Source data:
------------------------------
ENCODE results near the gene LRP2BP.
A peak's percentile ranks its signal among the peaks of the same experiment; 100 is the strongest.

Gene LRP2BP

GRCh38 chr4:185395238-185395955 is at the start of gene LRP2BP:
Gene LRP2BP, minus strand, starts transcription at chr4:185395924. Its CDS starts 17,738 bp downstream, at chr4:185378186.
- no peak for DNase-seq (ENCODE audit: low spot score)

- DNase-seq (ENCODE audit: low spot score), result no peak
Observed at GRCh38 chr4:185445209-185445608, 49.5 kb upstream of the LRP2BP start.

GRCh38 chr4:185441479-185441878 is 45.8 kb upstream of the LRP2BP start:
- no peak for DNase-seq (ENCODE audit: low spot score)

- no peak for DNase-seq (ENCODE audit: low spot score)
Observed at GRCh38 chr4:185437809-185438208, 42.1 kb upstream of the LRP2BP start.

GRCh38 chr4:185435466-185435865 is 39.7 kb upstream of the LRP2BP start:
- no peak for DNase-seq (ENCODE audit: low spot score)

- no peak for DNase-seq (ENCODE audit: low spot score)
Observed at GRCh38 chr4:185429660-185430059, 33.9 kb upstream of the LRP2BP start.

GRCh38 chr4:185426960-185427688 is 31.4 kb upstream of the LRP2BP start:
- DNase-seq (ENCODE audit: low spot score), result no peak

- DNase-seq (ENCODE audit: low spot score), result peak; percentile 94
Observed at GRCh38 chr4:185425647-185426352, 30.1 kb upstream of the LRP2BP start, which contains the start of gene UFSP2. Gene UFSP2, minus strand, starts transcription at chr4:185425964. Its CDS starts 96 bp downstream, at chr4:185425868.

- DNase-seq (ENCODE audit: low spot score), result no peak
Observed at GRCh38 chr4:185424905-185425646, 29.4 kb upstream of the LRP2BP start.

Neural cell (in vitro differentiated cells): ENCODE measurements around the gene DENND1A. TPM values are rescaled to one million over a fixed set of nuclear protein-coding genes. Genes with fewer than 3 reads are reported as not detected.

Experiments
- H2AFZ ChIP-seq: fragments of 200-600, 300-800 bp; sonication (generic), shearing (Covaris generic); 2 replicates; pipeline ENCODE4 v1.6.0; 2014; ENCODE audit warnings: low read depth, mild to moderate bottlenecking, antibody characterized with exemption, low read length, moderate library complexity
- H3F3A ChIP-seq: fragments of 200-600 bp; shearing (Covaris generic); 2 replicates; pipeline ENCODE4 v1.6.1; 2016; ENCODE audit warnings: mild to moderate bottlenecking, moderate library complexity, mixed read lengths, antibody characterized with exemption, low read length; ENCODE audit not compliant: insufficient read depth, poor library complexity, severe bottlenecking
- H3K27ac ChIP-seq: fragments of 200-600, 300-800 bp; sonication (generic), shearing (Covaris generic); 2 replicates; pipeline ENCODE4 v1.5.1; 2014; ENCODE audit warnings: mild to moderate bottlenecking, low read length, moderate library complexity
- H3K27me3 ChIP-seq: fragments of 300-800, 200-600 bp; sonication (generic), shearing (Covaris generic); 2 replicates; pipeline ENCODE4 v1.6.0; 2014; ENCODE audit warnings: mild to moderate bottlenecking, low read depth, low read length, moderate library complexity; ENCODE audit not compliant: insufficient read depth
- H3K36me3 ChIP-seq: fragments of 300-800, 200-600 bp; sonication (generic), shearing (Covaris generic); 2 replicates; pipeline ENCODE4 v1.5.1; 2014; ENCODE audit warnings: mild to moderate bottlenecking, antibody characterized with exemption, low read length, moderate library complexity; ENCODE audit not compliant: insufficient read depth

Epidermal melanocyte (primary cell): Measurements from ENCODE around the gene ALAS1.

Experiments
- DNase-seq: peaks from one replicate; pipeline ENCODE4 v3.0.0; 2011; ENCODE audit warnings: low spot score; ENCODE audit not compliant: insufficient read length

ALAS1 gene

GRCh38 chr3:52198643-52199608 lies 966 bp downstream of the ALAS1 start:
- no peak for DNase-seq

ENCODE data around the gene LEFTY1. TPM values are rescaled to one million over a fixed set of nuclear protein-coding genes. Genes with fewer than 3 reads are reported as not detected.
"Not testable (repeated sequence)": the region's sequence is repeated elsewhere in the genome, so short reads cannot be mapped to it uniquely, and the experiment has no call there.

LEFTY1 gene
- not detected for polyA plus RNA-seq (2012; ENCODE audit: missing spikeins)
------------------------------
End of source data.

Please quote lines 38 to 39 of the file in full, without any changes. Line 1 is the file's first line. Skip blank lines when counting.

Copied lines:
LEFTY1 gene
- not detected for polyA plus RNA-seq (2012; ENCODE audit: missing spikeins)